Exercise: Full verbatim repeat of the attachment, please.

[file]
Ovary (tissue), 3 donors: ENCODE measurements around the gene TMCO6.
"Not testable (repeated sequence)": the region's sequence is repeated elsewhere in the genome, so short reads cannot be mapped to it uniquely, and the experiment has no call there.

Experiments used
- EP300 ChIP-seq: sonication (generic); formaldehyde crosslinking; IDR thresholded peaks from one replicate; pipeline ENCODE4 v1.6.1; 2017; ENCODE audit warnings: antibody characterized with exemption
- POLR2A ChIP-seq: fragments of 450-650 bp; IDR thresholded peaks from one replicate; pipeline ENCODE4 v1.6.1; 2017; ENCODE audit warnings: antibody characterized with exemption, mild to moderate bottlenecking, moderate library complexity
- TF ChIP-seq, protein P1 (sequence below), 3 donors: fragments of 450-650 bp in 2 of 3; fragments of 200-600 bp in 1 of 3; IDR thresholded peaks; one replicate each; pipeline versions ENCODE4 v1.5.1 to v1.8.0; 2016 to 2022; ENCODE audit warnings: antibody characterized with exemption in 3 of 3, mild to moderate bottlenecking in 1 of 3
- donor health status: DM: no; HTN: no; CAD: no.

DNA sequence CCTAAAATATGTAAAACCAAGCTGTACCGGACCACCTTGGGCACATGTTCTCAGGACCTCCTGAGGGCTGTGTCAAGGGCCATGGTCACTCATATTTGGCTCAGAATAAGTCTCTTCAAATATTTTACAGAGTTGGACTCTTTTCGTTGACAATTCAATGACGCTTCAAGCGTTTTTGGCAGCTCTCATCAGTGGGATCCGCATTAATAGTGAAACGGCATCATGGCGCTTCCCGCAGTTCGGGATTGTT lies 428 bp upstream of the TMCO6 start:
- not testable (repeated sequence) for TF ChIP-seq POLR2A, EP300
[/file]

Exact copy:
Ovary (tissue), 3 donors: ENCODE measurements around the gene TMCO6.
"Not testable (repeated sequence)": the region's sequence is repeated elsewhere in the genome, so short reads cannot be mapped to it uniquely, and the experiment has no call there.

Experiments used
- EP300 ChIP-seq: sonication (generic); formaldehyde crosslinking; IDR thresholded peaks from one replicate; pipeline ENCODE4 v1.6.1; 2017; ENCODE audit warnings: antibody characterized with exemption
- POLR2A ChIP-seq: fragments of 450-650 bp; IDR thresholded peaks from one replicate; pipeline ENCODE4 v1.6.1; 2017; ENCODE audit warnings: antibody characterized with exemption, mild to moderate bottlenecking, moderate library complexity
- TF ChIP-seq, protein P1 (sequence below), 3 donors: fragments of 450-650 bp in 2 of 3; fragments of 200-600 bp in 1 of 3; IDR thresholded peaks; one replicate each; pipeline versions ENCODE4 v1.5.1 to v1.8.0; 2016 to 2022; ENCODE audit warnings: antibody characterized with exemption in 3 of 3, mild to moderate bottlenecking in 1 of 3
- donor health status: DM: no; HTN: no; CAD: no.

DNA sequence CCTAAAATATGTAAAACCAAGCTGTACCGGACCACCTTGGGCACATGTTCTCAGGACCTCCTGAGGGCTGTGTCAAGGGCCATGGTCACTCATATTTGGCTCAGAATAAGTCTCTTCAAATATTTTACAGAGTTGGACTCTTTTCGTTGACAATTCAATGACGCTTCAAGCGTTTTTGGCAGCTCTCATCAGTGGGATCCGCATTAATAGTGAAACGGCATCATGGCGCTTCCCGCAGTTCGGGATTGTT lies 428 bp upstream of the TMCO6 start:
- not testable (repeated sequence) for TF ChIP-seq POLR2A, EP300